If Kavanaugh is confirmed, future impeachment and frequent recusal questions may loom

Dylan Matthews, writing for Vox, offers up an analysis of the possible future impeachment of a Supreme Court Justice, Brett Kavanaugh.  Only one U.S. Supreme Court Justice has ever been impeached; Samuel Chase was acquitted by the Senate in 1805.  That was seen as "a highly politicized attempt by Thomas Jefferson’s Democratic-Republicans to take out a political enemy (albeit an enemy who was himself highly partisan, and the charges against whom weren’t wholly baseless)."  Note: the late Chief Justice William Rhenquist went into great detail analyzing this case in his book Grand Inquests.  Matthews notes that an impeachment of Kavanaugh would be unlike the five most recent removals of Federal Judges by Impeachment, because all of those removals were rooted in prior convictions of crimes -- the accusations against Kavanaugh are both decades old, and would be difficult to prove beyond a reasonable doubt.  Matthews fails to note the Federal Constitution's provision that "Judges... shall hold their Offices during good Behaviour."  While this presents as a Constitutional defense uniquely available to Judges against Articles of Impeachment, it also implies that misbehavior might be grounds for impeaching Judges.  Matthews notes, referring to a Judge Nixon rather than President Nixon, that in "the case of Nixon v. United States, the Supreme Court concluded unanimously that it had no authority to review the impeachment process, as impeachment trials are the sole province of the Senate."

Harvard Law Professor Lawrence Tribe opines in the NY Times that if Brett Kavanaugh is appointed to the Supreme Court: "His intemperate personal attacks on members of the Senate Judiciary Committee and his partisan tirades against what he derided as a conspiracy of liberal political enemies guilty of a “calculated and orchestrated political hit” do more than simply display a strikingly injudicious temperament. They disqualify him from participating in a wide range of the cases that may come before the Supreme Court: cases involving individuals or groups that Judge Kavanaugh has now singled out, under oath and in front of the entire nation, as implacable adversaries."  Because no one can force a Supreme Court Justice from recusing themself in a case, the underlying dilemma only deepens if, as appears likely if not possible, a future Judge Kavanaugh would be reluctant to recuse in situations where an outcry would inevitably follow from such a refusal.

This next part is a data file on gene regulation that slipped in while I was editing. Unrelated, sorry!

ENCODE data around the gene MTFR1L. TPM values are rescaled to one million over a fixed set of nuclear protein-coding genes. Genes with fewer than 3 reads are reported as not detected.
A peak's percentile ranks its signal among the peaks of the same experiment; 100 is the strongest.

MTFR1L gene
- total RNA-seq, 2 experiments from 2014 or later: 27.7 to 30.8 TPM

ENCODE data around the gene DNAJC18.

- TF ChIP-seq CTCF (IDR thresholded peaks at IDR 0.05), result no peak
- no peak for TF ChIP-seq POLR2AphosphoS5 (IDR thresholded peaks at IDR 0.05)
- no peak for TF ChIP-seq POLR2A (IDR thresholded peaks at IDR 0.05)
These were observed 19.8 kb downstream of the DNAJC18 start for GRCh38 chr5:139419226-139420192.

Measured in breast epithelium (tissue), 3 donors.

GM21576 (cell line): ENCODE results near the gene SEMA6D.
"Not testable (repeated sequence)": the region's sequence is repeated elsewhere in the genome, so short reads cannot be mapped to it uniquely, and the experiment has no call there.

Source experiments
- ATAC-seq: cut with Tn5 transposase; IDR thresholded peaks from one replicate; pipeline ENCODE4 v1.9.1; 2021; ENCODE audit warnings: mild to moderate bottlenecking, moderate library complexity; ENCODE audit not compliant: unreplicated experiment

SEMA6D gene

Ambrose Evans-Pritchard, International Business Editor of The Daily Telegraph (UK) writes of “My sinister battle with Brett Kavanaugh over the truth” (via DrudgeReport):  His report commences: “Twenty-three years ago I crossed swords with a younger Brett Kavanaugh in one of the weirdest and most disturbing episodes of my career as a journalist. What happened leaves me in no doubt that he lacks judicial character and is unfit to serve on the US Supreme Court for the next thirty years or more, whatever his political ideology. He was not a teenager. It related to his duties in the mid-1990s as Assistant Independent Council for the Starr investigation, then probing Bill and Hillary Clinton in the most sensitive case in the country.”  The nub of Evans-Pritchard’s account is that Kavanaugh apparently had reason to think there was a cover-up going on regarding the investigation of the death of Vince Foster, White House Counsel in the Clinton White House and a long time associate of both of the Clintons.  Evans-Pritchard’s account concludes: “Mr Kavanaugh’s reaction to the findings of his colleague can be found in the stash of released documents from the Starr inquiry. One says in his hand-written notes: ‘startling discovery’, ‘blew up portions of photo – trauma to the neck on rt side’, ‘appears to be bullet hole’. He was presented with a long analysis by Rodriguez that ripped apart the earlier Fiske report and called for an open homicide investigation. This had huge implications for the Clinton presidency and caused an internal crisis in the Starr office. A decision was made to shut down that part of probe. Miquel Rodriguez said he was ‘forced out’. It was the end of the only genuine probe of the Foster death – conducted under oath – that had ever occurred. Mr Kavanaugh faced a choice. He chose to go with the establishment rather than stick up for his colleague. This proved good for his career. He took over the grand jury, by then a legacy showpiece. His treatment of my witness revealed his colours.”  Evans-Pritchard’s article is a must-read – Drudge is on this and it won’t go away.